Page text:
The Monuments of Tijuana’s Paseo de los Héroes

All along one of Tijuana’s largest and busiest streets—Paseo de los Héroes—are a string of enormous monuments located in the center of the roundabouts (or glorietas as they’re called in Spanish). These statues hold cultural and historical significance to the country of Mexico and serve an important civic and aesthetic purpose for the city of Tijuana.

Monumento Mexico

Location: Paseo de los Héroes and Blvd Independencia
Year: 1973
Sculptor: Ángela Gurría
Located at the center of the very busy Glorieta Independencia, this roundabout is often used for protests and demonstrations. The Mexico Monument is sometimes called “La M” as the two sharp shapes were created to form the letter M for Mexico. The monument commemorates Mexico’s struggle for independence. Affectionately known as “las Tijeras” (the scissors) to locals, the monument is often used as a waypoint for giving directions.


Location: Paseo de los Héroes and Blvd Cuauhtémoc
Year: 1975
Sculptor: Alfonso Casarrubias Parra
Cuauhtémoc, the last emperor of the Aztecs, is remembered as a courageous leader who faced immense challenges during the Spanish conquest of Mexico. Ascending to the throne in 1520 amidst the chaos caused by the arrival of Hernán Cortés and his forces, Cuauhtémoc demonstrated resilience and strategic acumen in defending his people and their capital city, Tenochtitlan. Despite the overwhelming odds stacked against him, he fiercely resisted the Spanish invaders, embodying the spirit of Aztec resistance and determination. Cuauhtémoc’s leadership and bravery in the face of adversity have left an enduring legacy, symbolizing the struggle of indigenous peoples against colonial domination in Mesoamerican history.

Abraham Lincoln

Location: Paseo de los Héroes and Ave. Diego Rivera
Year: 1981
Sculptor: Humberto Peraza Ojeda
Abraham Lincoln came as a gift from the U.S. government as part of a statue exchange between the two countries. The U.S. gifted the statue of Lincoln to Mexico and Mexico gifted a statue of Mexican President Benito Juárez to the U.S. The two presidents were contemporaries, both being inaugurated into office in March of 1861, and maintained good relations throughout their time in office. Lincoln was a public opponent of the Mexican-American War, and is often revered in Mexico for his beliefs in political equality and economic opportunity. Juárez was Mexico’s first indigenous president and has at times been called the “Abraham Lincoln of Mexico.” The reciprocal statue of Juárez stands in San Diego in Pantoja Park in the Marina District.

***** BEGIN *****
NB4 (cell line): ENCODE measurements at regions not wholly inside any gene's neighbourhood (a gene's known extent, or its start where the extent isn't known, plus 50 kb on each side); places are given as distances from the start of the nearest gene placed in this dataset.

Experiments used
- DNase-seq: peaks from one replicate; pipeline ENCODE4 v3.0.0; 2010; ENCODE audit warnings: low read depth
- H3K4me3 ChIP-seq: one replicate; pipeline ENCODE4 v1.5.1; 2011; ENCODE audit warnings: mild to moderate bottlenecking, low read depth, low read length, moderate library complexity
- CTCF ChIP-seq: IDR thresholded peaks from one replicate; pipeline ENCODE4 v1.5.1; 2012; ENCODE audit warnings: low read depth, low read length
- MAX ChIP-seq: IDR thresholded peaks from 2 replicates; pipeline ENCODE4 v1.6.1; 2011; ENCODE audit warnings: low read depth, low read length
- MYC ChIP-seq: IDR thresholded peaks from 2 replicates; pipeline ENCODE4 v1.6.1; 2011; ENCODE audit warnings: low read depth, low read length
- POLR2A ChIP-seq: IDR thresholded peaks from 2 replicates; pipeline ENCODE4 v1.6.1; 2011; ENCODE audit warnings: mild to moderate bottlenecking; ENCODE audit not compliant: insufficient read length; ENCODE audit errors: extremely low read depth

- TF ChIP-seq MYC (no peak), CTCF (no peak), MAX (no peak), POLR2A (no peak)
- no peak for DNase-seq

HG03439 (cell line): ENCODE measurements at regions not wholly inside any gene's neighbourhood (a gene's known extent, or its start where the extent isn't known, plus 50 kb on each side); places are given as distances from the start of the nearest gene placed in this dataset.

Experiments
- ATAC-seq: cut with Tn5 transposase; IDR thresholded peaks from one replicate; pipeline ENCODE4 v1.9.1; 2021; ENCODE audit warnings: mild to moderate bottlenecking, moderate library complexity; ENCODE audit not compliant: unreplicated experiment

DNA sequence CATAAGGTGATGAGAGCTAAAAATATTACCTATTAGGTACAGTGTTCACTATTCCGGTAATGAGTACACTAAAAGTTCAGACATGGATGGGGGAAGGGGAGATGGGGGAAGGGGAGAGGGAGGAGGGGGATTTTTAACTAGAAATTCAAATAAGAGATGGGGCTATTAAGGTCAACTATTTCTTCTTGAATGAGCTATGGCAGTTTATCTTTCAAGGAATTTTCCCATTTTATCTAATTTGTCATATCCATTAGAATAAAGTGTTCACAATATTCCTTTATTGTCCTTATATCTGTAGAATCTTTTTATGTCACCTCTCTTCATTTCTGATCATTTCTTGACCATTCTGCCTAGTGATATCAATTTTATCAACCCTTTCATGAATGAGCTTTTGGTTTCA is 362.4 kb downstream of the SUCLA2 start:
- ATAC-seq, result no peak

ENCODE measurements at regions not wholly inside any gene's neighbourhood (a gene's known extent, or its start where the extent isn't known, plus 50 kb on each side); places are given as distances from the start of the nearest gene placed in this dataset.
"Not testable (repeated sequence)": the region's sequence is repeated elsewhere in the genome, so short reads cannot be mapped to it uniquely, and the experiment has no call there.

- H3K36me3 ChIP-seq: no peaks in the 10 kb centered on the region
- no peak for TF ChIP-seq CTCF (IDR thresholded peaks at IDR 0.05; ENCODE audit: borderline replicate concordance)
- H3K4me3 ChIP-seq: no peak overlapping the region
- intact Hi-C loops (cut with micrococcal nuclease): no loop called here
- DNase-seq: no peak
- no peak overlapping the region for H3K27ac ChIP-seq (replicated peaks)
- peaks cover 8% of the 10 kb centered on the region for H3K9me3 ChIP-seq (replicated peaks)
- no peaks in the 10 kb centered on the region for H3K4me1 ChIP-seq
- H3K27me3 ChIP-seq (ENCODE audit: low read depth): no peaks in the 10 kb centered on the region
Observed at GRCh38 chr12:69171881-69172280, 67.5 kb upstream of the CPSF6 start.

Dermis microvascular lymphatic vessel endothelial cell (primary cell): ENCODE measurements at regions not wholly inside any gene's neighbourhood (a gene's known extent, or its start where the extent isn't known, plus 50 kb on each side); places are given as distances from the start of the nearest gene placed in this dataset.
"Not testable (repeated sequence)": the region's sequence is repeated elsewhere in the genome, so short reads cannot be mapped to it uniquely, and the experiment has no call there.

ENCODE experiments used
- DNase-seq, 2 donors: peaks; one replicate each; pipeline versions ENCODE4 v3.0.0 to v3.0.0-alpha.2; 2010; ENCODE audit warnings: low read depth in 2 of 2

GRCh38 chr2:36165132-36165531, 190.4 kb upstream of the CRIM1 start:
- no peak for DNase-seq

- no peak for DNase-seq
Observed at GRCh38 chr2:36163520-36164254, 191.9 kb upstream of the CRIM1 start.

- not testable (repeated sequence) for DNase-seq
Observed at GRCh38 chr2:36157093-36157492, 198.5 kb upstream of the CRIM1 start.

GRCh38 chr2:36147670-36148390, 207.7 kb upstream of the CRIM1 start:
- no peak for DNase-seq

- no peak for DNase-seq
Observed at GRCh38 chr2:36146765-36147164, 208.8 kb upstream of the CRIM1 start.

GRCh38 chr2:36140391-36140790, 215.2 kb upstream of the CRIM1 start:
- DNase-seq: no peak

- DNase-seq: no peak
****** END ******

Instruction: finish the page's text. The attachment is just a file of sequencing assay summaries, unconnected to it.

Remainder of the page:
General Ignacio Zaragoza

Location: Paseo de los Héroes and Blvd. Abelardo Rodriguez
Year: 1976
Sculptor: Antonio Castellanos Basich
General Ignacio Zaragoza Seguín was a pivotal figure in Mexican history, renowned for his leadership during the Battle of Puebla on May 5, 1862. Born in Texas during the era of Mexican sovereignty, Zaragoza dedicated himself to the Mexican cause, rising through the military ranks with determination and skill. His strategic brilliance and tactical prowess were evident in the decisive victory over the much larger French expeditionary forces at Puebla, a triumph that bolstered Mexican morale and became commemorated annually as Cinco de Mayo. Zaragoza’s legacy extends beyond this singular event, as he continued to serve his country with distinction until his untimely death from illness shortly after the battle. He remains celebrated as a symbol of Mexican resistance and national pride, revered for his courage and steadfast commitment to defending Mexico’s sovereignty.

Lázaro Cárdenas

Location: Paseo de los Héroes and Blvd. Sanchez Taboada
Lázaro Cárdenas del Río, one of Mexico’s most revered leaders, left an indelible mark on the country’s history through his progressive reforms and commitment to social justice. Serving as Mexico’s president from 1934 to 1940, Cárdenas is best known for his agrarian reform efforts that redistributed land to peasants and indigenous communities, aiming to alleviate rural poverty and empower marginalized groups. He also nationalized Mexico’s oil industry in 1938 (setting up Pemex), a bold move that asserted Mexican sovereignty over its natural resources and sparked global attention. Cárdenas’s presidency emphasized education, labor rights, and infrastructure development, laying the groundwork for Mexico’s modern social welfare state. His legacy as a champion of the people endures, with his name synonymous with integrity, nationalism, and progressive governance in Mexican history.

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